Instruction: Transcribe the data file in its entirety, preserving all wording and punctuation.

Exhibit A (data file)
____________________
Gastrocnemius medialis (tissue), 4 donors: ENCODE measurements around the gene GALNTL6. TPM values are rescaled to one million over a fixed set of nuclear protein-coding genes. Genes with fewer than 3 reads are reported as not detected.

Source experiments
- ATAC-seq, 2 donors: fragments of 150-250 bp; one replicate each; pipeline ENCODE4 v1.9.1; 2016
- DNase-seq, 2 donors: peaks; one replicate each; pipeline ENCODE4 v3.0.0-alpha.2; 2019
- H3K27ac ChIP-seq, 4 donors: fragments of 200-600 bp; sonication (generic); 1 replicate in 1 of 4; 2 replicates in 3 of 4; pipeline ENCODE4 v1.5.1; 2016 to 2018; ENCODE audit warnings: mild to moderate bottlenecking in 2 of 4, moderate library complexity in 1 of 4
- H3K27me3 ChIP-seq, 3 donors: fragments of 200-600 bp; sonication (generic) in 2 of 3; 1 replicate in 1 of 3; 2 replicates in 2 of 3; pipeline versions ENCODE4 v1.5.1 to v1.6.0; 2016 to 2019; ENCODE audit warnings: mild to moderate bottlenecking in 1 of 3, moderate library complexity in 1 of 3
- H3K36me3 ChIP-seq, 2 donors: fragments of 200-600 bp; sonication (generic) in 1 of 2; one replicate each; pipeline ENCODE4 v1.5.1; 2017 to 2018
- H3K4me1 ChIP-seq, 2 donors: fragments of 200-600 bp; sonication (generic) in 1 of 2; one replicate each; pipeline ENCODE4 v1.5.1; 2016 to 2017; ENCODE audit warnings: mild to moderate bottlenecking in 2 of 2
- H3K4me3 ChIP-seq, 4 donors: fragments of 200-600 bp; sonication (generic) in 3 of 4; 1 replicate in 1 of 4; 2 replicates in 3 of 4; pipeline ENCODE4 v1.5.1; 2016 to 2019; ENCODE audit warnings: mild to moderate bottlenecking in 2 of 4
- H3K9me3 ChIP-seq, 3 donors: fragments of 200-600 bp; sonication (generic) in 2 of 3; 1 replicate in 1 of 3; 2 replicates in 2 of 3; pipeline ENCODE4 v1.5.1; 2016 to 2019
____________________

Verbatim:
Gastrocnemius medialis (tissue), 4 donors: ENCODE measurements around the gene GALNTL6. TPM values are rescaled to one million over a fixed set of nuclear protein-coding genes. Genes with fewer than 3 reads are reported as not detected.

Source experiments
- ATAC-seq, 2 donors: fragments of 150-250 bp; one replicate each; pipeline ENCODE4 v1.9.1; 2016
- DNase-seq, 2 donors: peaks; one replicate each; pipeline ENCODE4 v3.0.0-alpha.2; 2019
- H3K27ac ChIP-seq, 4 donors: fragments of 200-600 bp; sonication (generic); 1 replicate in 1 of 4; 2 replicates in 3 of 4; pipeline ENCODE4 v1.5.1; 2016 to 2018; ENCODE audit warnings: mild to moderate bottlenecking in 2 of 4, moderate library complexity in 1 of 4
- H3K27me3 ChIP-seq, 3 donors: fragments of 200-600 bp; sonication (generic) in 2 of 3; 1 replicate in 1 of 3; 2 replicates in 2 of 3; pipeline versions ENCODE4 v1.5.1 to v1.6.0; 2016 to 2019; ENCODE audit warnings: mild to moderate bottlenecking in 1 of 3, moderate library complexity in 1 of 3
- H3K36me3 ChIP-seq, 2 donors: fragments of 200-600 bp; sonication (generic) in 1 of 2; one replicate each; pipeline ENCODE4 v1.5.1; 2017 to 2018
- H3K4me1 ChIP-seq, 2 donors: fragments of 200-600 bp; sonication (generic) in 1 of 2; one replicate each; pipeline ENCODE4 v1.5.1; 2016 to 2017; ENCODE audit warnings: mild to moderate bottlenecking in 2 of 2
- H3K4me3 ChIP-seq, 4 donors: fragments of 200-600 bp; sonication (generic) in 3 of 4; 1 replicate in 1 of 4; 2 replicates in 3 of 4; pipeline ENCODE4 v1.5.1; 2016 to 2019; ENCODE audit warnings: mild to moderate bottlenecking in 2 of 4
- H3K9me3 ChIP-seq, 3 donors: fragments of 200-600 bp; sonication (generic) in 2 of 3; 1 replicate in 1 of 3; 2 replicates in 2 of 3; pipeline ENCODE4 v1.5.1; 2016 to 2019